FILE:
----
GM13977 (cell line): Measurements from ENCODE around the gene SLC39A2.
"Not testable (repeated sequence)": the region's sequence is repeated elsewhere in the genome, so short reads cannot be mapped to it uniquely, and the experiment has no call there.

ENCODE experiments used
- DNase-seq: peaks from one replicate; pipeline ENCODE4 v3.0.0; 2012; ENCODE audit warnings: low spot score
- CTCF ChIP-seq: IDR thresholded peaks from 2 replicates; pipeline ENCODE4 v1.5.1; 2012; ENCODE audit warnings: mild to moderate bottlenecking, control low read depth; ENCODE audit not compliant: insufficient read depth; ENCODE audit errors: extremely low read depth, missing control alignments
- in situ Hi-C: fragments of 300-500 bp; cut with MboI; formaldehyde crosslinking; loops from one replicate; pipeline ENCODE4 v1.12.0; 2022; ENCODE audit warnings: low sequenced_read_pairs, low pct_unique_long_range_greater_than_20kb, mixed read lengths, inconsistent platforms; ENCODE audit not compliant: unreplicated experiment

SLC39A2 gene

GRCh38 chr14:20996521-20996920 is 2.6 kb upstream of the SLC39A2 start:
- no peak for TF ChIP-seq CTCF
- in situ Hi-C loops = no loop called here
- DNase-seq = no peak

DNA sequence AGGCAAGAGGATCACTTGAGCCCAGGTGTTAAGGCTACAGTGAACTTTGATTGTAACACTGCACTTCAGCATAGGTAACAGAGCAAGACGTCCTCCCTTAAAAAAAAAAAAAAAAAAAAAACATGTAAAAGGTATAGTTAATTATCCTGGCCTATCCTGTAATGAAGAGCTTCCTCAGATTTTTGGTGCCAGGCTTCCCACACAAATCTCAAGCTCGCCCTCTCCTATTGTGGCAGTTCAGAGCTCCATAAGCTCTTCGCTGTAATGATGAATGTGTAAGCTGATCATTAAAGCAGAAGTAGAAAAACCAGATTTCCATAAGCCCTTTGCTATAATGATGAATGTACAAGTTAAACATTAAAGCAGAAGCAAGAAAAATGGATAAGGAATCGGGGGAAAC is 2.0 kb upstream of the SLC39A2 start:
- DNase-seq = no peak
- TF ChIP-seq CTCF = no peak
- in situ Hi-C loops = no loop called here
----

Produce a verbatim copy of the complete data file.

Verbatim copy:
GM13977 (cell line): Measurements from ENCODE around the gene SLC39A2.
"Not testable (repeated sequence)": the region's sequence is repeated elsewhere in the genome, so short reads cannot be mapped to it uniquely, and the experiment has no call there.

ENCODE experiments used
- DNase-seq: peaks from one replicate; pipeline ENCODE4 v3.0.0; 2012; ENCODE audit warnings: low spot score
- CTCF ChIP-seq: IDR thresholded peaks from 2 replicates; pipeline ENCODE4 v1.5.1; 2012; ENCODE audit warnings: mild to moderate bottlenecking, control low read depth; ENCODE audit not compliant: insufficient read depth; ENCODE audit errors: extremely low read depth, missing control alignments
- in situ Hi-C: fragments of 300-500 bp; cut with MboI; formaldehyde crosslinking; loops from one replicate; pipeline ENCODE4 v1.12.0; 2022; ENCODE audit warnings: low sequenced_read_pairs, low pct_unique_long_range_greater_than_20kb, mixed read lengths, inconsistent platforms; ENCODE audit not compliant: unreplicated experiment

SLC39A2 gene

GRCh38 chr14:20996521-20996920 is 2.6 kb upstream of the SLC39A2 start:
- no peak for TF ChIP-seq CTCF
- in situ Hi-C loops = no loop called here
- DNase-seq = no peak

DNA sequence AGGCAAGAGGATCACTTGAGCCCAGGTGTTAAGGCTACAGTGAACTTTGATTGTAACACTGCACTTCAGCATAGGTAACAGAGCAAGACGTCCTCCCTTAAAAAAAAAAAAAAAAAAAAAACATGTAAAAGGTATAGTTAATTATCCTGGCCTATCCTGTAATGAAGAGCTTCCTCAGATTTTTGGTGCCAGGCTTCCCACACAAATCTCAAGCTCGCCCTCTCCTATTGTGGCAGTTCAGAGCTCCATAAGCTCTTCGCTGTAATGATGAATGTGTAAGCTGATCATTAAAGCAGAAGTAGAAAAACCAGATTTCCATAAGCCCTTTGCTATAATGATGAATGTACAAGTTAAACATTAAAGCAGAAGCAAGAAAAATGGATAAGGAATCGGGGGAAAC is 2.0 kb upstream of the SLC39A2 start:
- DNase-seq = no peak
- TF ChIP-seq CTCF = no peak
- in situ Hi-C loops = no loop called here